Industrial Architect by Thea Brown

If  only an  __X__  distracted  by arrangement, if  only my
eyelashes singed clean by work, arrangement,  this like no
one  remembers  training  regression.  It’s hard  to see  my
own  complicity,  so  I  don’t  usually.  I  just walk around.
Heated  enough,  rearranging  love  and  money,  which  is
never   one  thing  and  there  is  always  too   much  of   it
somewhere  else, and even so. Cheap. I am  learning  what
it is to have friends, and to stay in when it’s hot, and to go
to  a  dark  bar when it’s hot, and to stay in  the  cities  I’ve
chosen  to  live.  When  I  said  money,  I  meant work,  the
products  of which,  got  it.  Languages condensed back to
symbol  and  then  expanded  to  give   proper  warning  as
interactive. An accurate prediction of rain.  A symbol for a
flower,  which  is  a  symbol for  an entry.  A  landscape  of
enormous  thorns,  jagged  and  menacing,   so   the  danger
rumbles    impenetrably    even   if    its    niceties  are   not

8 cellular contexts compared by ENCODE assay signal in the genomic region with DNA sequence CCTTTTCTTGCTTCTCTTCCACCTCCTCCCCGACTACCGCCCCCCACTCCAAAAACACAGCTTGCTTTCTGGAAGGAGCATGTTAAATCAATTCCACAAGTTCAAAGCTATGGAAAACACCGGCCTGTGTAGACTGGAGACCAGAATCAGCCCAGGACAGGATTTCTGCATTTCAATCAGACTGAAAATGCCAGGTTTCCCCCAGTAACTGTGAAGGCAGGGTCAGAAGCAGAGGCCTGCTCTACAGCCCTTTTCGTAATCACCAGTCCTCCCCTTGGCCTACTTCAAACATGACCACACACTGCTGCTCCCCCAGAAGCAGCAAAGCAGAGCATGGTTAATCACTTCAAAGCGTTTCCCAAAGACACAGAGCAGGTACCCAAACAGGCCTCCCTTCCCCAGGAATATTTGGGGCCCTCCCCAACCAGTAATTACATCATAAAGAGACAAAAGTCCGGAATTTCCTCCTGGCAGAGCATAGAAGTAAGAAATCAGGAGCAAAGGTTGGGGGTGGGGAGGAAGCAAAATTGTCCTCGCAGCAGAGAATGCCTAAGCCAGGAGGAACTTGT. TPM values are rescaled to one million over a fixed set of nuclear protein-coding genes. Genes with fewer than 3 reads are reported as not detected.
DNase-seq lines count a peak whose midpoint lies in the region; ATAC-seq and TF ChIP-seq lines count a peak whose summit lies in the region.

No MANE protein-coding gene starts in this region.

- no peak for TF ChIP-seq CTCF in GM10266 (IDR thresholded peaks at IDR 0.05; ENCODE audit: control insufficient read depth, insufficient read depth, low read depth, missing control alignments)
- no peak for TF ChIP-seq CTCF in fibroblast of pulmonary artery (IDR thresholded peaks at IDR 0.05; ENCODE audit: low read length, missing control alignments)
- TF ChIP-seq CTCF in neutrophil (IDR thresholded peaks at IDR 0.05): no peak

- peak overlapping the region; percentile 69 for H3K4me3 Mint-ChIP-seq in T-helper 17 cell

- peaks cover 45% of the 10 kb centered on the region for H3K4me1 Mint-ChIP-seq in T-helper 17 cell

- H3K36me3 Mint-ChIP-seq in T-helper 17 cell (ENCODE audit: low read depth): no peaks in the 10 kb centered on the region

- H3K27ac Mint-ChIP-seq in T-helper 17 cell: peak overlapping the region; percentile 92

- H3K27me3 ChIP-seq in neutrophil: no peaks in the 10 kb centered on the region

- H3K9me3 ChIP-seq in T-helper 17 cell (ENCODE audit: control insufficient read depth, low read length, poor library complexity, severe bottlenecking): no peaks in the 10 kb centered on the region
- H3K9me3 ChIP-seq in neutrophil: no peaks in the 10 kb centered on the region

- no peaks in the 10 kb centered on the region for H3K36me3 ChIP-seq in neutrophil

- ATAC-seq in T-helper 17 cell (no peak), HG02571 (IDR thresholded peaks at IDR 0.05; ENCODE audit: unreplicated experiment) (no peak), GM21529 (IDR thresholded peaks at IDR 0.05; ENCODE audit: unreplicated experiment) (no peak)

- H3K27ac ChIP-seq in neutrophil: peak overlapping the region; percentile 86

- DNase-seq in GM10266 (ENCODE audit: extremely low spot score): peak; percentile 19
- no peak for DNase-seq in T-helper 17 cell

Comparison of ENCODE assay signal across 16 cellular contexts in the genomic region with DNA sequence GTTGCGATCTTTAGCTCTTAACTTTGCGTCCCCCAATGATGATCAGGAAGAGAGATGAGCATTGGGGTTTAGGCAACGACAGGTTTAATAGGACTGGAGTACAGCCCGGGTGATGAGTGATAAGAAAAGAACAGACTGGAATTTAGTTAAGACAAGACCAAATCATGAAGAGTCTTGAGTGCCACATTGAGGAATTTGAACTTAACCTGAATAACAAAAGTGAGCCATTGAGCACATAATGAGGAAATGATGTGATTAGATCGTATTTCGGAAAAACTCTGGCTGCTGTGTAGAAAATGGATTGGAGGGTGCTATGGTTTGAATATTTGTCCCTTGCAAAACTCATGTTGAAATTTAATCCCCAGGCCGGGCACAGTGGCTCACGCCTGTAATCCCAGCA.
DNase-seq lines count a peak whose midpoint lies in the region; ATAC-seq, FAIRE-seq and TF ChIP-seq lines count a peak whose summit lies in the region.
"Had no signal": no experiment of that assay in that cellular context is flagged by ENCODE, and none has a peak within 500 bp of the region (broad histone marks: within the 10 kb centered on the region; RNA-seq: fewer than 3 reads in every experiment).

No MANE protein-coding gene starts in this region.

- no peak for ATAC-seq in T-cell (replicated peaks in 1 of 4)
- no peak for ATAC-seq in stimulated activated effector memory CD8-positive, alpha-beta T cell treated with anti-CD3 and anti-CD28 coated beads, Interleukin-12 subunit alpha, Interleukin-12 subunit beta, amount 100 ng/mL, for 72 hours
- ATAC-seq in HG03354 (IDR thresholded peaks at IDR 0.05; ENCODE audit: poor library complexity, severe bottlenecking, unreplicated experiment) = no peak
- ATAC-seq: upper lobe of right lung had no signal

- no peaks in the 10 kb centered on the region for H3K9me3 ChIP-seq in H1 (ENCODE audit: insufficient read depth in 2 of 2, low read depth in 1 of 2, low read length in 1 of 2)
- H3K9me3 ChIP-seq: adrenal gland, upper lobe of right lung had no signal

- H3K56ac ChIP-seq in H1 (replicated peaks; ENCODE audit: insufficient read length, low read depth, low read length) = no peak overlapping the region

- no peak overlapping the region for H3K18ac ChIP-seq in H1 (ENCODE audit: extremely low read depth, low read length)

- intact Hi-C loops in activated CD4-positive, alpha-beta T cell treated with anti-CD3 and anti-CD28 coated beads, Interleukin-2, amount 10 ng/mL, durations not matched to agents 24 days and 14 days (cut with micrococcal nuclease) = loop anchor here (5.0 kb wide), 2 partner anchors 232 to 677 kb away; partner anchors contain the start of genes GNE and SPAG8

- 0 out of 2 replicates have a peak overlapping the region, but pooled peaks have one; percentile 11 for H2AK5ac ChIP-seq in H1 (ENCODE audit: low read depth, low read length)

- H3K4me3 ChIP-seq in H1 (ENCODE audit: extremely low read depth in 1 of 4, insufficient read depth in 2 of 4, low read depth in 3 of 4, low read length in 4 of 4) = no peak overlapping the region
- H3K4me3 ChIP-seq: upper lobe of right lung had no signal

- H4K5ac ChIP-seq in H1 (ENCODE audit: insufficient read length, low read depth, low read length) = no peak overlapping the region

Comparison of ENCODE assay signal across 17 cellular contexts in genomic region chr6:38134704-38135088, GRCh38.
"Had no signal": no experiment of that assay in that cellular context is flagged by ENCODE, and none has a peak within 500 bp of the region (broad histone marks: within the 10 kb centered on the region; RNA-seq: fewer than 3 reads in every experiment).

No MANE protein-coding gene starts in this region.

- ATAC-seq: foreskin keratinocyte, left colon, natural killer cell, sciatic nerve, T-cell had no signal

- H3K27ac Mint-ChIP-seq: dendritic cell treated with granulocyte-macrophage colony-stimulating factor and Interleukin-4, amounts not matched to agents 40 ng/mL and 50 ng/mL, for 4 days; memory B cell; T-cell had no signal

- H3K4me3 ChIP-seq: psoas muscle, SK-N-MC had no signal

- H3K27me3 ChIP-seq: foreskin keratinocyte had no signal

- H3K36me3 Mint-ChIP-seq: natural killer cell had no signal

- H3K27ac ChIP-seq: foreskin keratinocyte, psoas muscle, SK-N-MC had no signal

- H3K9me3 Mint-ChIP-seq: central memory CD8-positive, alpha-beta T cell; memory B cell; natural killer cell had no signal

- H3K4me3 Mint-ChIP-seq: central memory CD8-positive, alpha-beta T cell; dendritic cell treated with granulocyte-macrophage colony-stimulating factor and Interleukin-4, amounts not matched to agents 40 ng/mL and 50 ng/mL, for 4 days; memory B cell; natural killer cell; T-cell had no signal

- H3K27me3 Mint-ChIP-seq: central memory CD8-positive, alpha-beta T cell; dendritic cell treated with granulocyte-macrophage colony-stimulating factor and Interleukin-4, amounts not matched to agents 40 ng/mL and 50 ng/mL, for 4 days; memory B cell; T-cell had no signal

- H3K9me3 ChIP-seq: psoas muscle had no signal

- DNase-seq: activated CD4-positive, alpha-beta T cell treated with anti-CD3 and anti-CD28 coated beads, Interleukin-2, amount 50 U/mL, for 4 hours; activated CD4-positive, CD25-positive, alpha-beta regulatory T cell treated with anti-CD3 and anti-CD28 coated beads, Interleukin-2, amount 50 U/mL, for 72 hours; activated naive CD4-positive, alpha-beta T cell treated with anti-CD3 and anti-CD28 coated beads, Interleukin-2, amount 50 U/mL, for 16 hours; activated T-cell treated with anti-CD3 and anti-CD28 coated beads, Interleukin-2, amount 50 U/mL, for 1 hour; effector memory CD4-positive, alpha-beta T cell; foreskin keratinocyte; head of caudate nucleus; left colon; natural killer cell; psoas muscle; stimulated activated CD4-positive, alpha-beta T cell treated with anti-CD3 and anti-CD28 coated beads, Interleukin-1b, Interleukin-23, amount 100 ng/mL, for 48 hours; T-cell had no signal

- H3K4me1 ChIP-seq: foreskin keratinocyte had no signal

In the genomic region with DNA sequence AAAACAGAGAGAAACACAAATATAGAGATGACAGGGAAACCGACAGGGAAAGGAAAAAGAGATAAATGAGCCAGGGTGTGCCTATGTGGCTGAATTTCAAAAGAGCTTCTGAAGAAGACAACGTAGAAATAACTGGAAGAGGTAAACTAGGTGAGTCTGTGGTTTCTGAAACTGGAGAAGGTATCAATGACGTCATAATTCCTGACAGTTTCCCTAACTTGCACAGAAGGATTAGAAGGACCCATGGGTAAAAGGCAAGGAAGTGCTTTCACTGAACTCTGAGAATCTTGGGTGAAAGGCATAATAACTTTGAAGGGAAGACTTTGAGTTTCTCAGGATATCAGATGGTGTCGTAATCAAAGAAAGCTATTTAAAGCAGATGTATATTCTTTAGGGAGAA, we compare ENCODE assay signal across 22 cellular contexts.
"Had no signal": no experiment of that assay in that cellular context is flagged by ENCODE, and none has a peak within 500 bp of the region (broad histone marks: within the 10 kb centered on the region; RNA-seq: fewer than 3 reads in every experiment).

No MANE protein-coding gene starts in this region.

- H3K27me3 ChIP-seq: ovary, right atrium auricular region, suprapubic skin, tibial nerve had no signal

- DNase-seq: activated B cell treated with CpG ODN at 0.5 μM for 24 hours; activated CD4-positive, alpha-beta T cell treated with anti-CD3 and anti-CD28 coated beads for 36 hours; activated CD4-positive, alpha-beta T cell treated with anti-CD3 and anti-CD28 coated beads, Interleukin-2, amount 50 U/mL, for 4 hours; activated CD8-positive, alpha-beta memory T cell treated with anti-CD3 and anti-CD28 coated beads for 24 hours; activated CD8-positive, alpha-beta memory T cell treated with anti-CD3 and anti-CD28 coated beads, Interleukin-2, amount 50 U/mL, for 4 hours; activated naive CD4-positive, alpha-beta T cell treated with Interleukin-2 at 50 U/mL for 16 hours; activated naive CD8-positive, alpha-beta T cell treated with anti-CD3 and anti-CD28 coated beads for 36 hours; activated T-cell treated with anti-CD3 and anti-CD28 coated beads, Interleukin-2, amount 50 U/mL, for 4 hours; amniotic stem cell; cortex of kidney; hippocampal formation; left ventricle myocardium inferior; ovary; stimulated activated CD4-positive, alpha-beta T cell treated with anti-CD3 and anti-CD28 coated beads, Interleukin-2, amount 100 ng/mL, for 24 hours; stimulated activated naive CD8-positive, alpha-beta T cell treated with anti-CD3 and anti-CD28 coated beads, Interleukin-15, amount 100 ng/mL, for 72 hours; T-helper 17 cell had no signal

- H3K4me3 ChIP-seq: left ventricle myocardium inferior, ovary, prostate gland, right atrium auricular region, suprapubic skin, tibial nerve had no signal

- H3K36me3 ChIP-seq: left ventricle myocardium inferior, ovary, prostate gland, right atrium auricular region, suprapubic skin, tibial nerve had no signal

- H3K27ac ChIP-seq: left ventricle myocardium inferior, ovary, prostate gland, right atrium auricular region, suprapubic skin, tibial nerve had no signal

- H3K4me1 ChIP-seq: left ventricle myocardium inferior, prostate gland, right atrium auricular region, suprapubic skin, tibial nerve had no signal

understood.   Ten   thousand  future   years   of    landscape
designed  to  terrify on  purpose,  regression. I do my small
part. I contribute.




Originally from the Hudson Valley in New York, Thea Brown is a graduate of the Iowa Writers’ Workshop, where she was a Truman Capote Fellow. Recent poems can be found in Bennington Review, Conjunctions, Oversound, and elsewhere. She is the author of the chapbook We Are Fantastic (Petri Press 2013) and the full-length collection Think of the Danger (H_NGM_N 2016). She lives in Baltimore, where she was the 2016–2017 Tickner Fellow at the Gilman School, a 2016 Rubys Artist Project Grant awardee, and the recipient of a 2017 UCross Foundation fellowship.